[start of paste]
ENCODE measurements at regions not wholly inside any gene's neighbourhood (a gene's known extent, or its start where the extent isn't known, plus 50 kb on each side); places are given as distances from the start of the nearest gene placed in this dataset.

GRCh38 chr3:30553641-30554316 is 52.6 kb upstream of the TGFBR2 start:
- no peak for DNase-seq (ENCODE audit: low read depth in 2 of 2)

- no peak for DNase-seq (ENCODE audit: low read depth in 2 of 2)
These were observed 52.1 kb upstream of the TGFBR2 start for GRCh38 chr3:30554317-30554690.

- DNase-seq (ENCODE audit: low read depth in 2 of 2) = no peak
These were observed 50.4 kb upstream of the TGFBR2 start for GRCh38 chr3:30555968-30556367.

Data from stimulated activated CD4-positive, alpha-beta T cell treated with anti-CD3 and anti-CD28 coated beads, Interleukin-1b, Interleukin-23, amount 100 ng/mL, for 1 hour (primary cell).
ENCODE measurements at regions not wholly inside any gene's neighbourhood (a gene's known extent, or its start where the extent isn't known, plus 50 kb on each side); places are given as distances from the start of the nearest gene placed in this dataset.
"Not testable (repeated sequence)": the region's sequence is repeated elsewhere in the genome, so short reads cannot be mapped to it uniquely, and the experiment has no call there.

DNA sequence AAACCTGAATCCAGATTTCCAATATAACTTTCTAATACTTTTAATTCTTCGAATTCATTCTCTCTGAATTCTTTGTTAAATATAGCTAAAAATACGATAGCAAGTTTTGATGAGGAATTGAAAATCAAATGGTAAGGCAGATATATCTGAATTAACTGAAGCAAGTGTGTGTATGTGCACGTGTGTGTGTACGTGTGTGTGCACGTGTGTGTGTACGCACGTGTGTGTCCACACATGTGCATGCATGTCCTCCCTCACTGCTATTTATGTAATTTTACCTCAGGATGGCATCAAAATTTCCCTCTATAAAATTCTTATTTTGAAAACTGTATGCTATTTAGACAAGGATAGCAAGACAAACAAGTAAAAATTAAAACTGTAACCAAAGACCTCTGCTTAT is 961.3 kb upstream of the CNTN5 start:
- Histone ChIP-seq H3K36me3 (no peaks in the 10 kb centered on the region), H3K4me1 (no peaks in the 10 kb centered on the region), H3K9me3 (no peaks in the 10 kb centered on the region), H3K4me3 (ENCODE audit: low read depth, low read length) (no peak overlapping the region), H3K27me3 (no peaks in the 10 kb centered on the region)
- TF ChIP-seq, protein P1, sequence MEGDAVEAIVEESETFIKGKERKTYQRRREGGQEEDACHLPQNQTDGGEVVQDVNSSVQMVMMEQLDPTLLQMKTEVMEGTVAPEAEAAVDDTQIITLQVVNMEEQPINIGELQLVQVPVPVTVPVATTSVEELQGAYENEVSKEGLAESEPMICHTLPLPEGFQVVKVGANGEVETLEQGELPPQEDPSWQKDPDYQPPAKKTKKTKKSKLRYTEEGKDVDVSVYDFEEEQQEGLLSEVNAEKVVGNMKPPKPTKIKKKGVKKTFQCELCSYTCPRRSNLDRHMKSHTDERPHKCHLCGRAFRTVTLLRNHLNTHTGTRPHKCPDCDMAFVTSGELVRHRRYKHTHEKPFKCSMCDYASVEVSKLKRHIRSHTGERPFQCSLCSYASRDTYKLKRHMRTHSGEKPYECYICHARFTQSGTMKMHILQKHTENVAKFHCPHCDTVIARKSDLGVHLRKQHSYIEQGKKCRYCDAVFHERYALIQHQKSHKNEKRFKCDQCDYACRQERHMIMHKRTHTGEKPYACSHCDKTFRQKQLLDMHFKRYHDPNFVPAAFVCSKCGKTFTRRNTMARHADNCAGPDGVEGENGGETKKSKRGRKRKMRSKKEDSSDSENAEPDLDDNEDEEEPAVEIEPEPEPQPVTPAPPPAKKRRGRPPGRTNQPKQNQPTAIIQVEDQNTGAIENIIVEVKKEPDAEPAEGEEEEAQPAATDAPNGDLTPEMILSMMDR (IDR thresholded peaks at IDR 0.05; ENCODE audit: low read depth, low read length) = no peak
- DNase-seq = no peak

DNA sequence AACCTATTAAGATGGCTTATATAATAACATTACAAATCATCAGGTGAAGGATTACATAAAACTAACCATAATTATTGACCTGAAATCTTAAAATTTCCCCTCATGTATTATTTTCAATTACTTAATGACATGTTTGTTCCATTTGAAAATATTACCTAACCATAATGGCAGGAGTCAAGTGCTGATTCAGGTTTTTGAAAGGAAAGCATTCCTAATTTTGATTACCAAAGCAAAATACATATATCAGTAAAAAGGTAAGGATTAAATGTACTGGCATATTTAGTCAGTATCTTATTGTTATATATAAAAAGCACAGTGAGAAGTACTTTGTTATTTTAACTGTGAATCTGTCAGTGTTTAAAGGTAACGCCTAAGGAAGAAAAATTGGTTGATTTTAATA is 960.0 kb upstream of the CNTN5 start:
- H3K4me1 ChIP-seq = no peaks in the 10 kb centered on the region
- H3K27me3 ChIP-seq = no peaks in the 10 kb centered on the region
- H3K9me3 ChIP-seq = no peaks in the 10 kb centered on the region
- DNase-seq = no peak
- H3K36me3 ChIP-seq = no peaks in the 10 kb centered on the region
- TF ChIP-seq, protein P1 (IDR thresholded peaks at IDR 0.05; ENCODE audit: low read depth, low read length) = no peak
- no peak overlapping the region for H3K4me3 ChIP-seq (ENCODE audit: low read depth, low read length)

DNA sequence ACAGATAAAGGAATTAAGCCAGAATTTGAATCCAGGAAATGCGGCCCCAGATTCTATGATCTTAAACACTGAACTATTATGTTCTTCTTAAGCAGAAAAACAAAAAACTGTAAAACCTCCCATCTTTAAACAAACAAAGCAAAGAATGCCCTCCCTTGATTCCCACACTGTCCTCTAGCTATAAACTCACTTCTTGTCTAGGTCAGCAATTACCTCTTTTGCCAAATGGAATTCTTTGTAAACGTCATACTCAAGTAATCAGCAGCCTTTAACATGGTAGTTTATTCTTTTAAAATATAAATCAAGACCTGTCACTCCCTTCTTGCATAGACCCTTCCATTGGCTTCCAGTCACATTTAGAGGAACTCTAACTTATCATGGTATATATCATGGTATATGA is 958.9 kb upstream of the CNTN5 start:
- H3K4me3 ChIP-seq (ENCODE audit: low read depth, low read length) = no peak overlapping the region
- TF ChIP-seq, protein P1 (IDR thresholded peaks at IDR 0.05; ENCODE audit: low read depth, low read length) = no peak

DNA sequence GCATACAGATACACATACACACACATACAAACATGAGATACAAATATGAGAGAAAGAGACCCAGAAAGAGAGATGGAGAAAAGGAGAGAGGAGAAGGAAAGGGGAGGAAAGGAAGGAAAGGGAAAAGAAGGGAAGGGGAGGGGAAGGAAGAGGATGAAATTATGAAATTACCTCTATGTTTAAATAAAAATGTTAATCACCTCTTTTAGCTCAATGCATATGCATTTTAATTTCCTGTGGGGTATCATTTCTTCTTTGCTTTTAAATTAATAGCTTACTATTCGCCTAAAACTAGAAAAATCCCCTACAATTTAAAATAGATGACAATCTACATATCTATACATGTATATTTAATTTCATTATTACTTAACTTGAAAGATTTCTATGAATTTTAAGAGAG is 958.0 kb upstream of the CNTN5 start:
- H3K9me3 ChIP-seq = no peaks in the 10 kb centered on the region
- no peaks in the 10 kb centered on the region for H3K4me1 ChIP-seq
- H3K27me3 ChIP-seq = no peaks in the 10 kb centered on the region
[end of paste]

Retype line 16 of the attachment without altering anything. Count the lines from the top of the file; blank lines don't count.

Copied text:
- H3K4me1 ChIP-seq = no peaks in the 10 kb centered on the region